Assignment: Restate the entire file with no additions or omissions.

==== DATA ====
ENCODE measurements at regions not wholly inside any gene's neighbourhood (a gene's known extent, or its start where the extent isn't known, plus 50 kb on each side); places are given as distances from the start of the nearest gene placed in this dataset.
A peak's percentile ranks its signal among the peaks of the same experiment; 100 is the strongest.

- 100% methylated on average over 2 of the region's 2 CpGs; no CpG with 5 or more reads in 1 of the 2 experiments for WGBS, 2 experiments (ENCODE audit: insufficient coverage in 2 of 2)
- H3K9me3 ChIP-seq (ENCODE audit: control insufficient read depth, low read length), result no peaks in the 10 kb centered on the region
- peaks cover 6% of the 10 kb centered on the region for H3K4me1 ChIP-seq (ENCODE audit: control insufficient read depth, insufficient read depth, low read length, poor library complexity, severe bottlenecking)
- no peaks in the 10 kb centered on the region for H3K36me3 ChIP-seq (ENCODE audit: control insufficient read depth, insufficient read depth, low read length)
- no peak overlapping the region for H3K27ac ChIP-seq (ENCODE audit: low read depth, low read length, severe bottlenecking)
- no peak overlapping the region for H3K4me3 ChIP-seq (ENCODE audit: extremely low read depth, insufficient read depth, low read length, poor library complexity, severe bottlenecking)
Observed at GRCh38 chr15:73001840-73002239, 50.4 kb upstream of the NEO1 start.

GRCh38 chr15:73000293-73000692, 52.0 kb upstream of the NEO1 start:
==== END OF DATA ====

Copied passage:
ENCODE measurements at regions not wholly inside any gene's neighbourhood (a gene's known extent, or its start where the extent isn't known, plus 50 kb on each side); places are given as distances from the start of the nearest gene placed in this dataset.
A peak's percentile ranks its signal among the peaks of the same experiment; 100 is the strongest.

- 100% methylated on average over 2 of the region's 2 CpGs; no CpG with 5 or more reads in 1 of the 2 experiments for WGBS, 2 experiments (ENCODE audit: insufficient coverage in 2 of 2)
- H3K9me3 ChIP-seq (ENCODE audit: control insufficient read depth, low read length), result no peaks in the 10 kb centered on the region
- peaks cover 6% of the 10 kb centered on the region for H3K4me1 ChIP-seq (ENCODE audit: control insufficient read depth, insufficient read depth, low read length, poor library complexity, severe bottlenecking)
- no peaks in the 10 kb centered on the region for H3K36me3 ChIP-seq (ENCODE audit: control insufficient read depth, insufficient read depth, low read length)
- no peak overlapping the region for H3K27ac ChIP-seq (ENCODE audit: low read depth, low read length, severe bottlenecking)
- no peak overlapping the region for H3K4me3 ChIP-seq (ENCODE audit: extremely low read depth, insufficient read depth, low read length, poor library complexity, severe bottlenecking)
Observed at GRCh38 chr15:73001840-73002239, 50.4 kb upstream of the NEO1 start.

GRCh38 chr15:73000293-73000692, 52.0 kb upstream of the NEO1 start: